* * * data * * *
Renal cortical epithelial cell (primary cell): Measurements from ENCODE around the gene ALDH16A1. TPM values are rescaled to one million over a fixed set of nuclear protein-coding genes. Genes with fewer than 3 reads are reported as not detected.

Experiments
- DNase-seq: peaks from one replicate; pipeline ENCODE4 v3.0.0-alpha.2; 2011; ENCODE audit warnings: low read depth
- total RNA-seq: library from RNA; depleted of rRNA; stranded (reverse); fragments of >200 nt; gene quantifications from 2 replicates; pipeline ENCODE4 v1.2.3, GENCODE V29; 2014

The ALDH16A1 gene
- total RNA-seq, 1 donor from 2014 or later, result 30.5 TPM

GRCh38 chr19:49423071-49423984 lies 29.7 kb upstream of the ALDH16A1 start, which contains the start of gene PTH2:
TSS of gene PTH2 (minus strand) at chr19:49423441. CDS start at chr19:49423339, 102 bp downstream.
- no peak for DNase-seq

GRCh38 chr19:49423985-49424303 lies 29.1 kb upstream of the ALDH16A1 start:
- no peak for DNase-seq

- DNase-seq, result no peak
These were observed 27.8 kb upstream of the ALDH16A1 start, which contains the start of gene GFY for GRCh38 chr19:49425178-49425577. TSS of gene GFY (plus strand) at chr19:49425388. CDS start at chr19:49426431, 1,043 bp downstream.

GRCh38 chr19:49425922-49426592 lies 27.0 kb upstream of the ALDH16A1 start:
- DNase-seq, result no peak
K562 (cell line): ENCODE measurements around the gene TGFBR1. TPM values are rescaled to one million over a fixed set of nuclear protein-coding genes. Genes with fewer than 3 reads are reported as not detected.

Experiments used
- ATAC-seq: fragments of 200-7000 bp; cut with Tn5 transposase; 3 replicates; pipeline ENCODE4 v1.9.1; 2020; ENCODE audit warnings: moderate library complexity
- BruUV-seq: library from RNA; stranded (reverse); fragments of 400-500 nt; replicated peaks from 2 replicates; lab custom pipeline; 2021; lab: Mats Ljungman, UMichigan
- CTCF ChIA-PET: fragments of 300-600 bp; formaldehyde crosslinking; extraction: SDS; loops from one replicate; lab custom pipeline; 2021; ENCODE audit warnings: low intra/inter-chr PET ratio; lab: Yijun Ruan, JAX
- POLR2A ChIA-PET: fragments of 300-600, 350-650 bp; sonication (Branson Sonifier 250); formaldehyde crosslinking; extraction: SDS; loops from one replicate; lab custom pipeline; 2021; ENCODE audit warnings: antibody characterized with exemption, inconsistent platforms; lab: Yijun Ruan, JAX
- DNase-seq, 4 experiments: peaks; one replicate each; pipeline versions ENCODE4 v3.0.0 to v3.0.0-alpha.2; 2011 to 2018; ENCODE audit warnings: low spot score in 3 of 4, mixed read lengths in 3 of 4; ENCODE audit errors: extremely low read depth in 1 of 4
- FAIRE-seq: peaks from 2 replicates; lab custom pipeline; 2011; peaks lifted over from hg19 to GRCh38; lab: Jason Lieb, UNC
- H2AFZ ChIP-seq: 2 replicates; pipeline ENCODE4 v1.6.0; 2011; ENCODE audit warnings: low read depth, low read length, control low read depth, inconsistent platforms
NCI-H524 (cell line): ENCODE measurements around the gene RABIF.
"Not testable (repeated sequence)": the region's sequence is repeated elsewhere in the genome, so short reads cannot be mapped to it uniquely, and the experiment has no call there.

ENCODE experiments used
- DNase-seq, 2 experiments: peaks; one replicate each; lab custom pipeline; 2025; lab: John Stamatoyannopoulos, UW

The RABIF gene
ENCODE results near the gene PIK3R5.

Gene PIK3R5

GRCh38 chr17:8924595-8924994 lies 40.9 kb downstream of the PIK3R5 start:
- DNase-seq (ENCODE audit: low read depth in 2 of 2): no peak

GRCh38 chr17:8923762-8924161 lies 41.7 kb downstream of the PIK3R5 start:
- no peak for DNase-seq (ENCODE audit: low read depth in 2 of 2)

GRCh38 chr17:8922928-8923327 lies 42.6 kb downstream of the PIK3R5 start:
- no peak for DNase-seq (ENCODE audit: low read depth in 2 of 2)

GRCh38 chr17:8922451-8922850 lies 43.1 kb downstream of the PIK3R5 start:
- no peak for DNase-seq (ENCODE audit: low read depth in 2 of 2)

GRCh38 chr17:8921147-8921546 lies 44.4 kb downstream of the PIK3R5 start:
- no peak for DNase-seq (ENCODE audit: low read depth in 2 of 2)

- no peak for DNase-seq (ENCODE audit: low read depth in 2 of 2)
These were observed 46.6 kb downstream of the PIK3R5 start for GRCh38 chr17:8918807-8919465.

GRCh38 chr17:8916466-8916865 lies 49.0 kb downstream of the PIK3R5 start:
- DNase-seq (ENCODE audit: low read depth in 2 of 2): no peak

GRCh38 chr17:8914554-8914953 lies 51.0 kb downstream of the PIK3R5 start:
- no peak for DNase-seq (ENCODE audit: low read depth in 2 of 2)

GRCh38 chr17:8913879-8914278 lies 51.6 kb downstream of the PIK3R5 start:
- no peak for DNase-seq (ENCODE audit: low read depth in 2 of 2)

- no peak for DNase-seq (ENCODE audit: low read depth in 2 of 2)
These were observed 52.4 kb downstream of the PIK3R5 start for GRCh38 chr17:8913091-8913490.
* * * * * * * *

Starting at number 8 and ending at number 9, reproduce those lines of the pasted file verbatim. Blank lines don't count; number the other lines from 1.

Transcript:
TSS of gene PTH2 (minus strand) at chr19:49423441. CDS start at chr19:49423339, 102 bp downstream.
- no peak for DNase-seq